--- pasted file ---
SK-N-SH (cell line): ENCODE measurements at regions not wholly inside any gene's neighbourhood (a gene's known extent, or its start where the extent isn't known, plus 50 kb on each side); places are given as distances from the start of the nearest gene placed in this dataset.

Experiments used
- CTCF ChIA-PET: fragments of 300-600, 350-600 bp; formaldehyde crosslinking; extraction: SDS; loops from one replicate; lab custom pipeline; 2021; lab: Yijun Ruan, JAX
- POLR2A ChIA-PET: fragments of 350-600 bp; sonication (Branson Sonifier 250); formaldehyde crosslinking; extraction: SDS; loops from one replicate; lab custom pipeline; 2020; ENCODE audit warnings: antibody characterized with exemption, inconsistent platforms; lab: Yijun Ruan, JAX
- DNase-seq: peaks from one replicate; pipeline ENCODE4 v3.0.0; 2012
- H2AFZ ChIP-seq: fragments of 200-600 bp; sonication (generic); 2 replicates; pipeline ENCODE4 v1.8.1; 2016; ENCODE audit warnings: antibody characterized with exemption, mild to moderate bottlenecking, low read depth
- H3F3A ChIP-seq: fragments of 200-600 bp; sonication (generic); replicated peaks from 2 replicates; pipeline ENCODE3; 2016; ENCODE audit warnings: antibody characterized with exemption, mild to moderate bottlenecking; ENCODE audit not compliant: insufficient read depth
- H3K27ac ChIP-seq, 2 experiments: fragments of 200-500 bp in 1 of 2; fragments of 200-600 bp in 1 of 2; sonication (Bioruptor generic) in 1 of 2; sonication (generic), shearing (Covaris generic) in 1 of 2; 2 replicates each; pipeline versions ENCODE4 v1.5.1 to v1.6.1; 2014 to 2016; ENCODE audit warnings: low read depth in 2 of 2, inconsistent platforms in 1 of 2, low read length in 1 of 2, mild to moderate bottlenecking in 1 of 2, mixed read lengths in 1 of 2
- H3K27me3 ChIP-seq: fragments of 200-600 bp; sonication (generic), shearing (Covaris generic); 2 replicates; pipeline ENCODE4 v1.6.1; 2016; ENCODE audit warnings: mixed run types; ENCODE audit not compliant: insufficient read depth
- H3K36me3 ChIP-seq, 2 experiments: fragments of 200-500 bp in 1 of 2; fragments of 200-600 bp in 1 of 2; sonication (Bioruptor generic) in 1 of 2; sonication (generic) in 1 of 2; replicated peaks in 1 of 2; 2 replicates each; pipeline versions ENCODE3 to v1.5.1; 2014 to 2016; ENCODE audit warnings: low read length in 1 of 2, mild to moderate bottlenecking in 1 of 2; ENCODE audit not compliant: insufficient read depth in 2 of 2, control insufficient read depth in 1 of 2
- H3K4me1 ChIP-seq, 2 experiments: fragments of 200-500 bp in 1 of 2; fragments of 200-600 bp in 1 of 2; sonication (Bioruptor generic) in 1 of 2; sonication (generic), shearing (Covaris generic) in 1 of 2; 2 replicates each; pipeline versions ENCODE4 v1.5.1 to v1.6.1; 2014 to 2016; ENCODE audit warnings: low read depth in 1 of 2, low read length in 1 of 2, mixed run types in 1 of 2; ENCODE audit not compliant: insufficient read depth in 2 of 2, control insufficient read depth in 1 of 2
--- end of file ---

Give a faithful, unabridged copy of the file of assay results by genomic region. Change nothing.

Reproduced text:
SK-N-SH (cell line): ENCODE measurements at regions not wholly inside any gene's neighbourhood (a gene's known extent, or its start where the extent isn't known, plus 50 kb on each side); places are given as distances from the start of the nearest gene placed in this dataset.

Experiments used
- CTCF ChIA-PET: fragments of 300-600, 350-600 bp; formaldehyde crosslinking; extraction: SDS; loops from one replicate; lab custom pipeline; 2021; lab: Yijun Ruan, JAX
- POLR2A ChIA-PET: fragments of 350-600 bp; sonication (Branson Sonifier 250); formaldehyde crosslinking; extraction: SDS; loops from one replicate; lab custom pipeline; 2020; ENCODE audit warnings: antibody characterized with exemption, inconsistent platforms; lab: Yijun Ruan, JAX
- DNase-seq: peaks from one replicate; pipeline ENCODE4 v3.0.0; 2012
- H2AFZ ChIP-seq: fragments of 200-600 bp; sonication (generic); 2 replicates; pipeline ENCODE4 v1.8.1; 2016; ENCODE audit warnings: antibody characterized with exemption, mild to moderate bottlenecking, low read depth
- H3F3A ChIP-seq: fragments of 200-600 bp; sonication (generic); replicated peaks from 2 replicates; pipeline ENCODE3; 2016; ENCODE audit warnings: antibody characterized with exemption, mild to moderate bottlenecking; ENCODE audit not compliant: insufficient read depth
- H3K27ac ChIP-seq, 2 experiments: fragments of 200-500 bp in 1 of 2; fragments of 200-600 bp in 1 of 2; sonication (Bioruptor generic) in 1 of 2; sonication (generic), shearing (Covaris generic) in 1 of 2; 2 replicates each; pipeline versions ENCODE4 v1.5.1 to v1.6.1; 2014 to 2016; ENCODE audit warnings: low read depth in 2 of 2, inconsistent platforms in 1 of 2, low read length in 1 of 2, mild to moderate bottlenecking in 1 of 2, mixed read lengths in 1 of 2
- H3K27me3 ChIP-seq: fragments of 200-600 bp; sonication (generic), shearing (Covaris generic); 2 replicates; pipeline ENCODE4 v1.6.1; 2016; ENCODE audit warnings: mixed run types; ENCODE audit not compliant: insufficient read depth
- H3K36me3 ChIP-seq, 2 experiments: fragments of 200-500 bp in 1 of 2; fragments of 200-600 bp in 1 of 2; sonication (Bioruptor generic) in 1 of 2; sonication (generic) in 1 of 2; replicated peaks in 1 of 2; 2 replicates each; pipeline versions ENCODE3 to v1.5.1; 2014 to 2016; ENCODE audit warnings: low read length in 1 of 2, mild to moderate bottlenecking in 1 of 2; ENCODE audit not compliant: insufficient read depth in 2 of 2, control insufficient read depth in 1 of 2
- H3K4me1 ChIP-seq, 2 experiments: fragments of 200-500 bp in 1 of 2; fragments of 200-600 bp in 1 of 2; sonication (Bioruptor generic) in 1 of 2; sonication (generic), shearing (Covaris generic) in 1 of 2; 2 replicates each; pipeline versions ENCODE4 v1.5.1 to v1.6.1; 2014 to 2016; ENCODE audit warnings: low read depth in 1 of 2, low read length in 1 of 2, mixed run types in 1 of 2; ENCODE audit not compliant: insufficient read depth in 2 of 2, control insufficient read depth in 1 of 2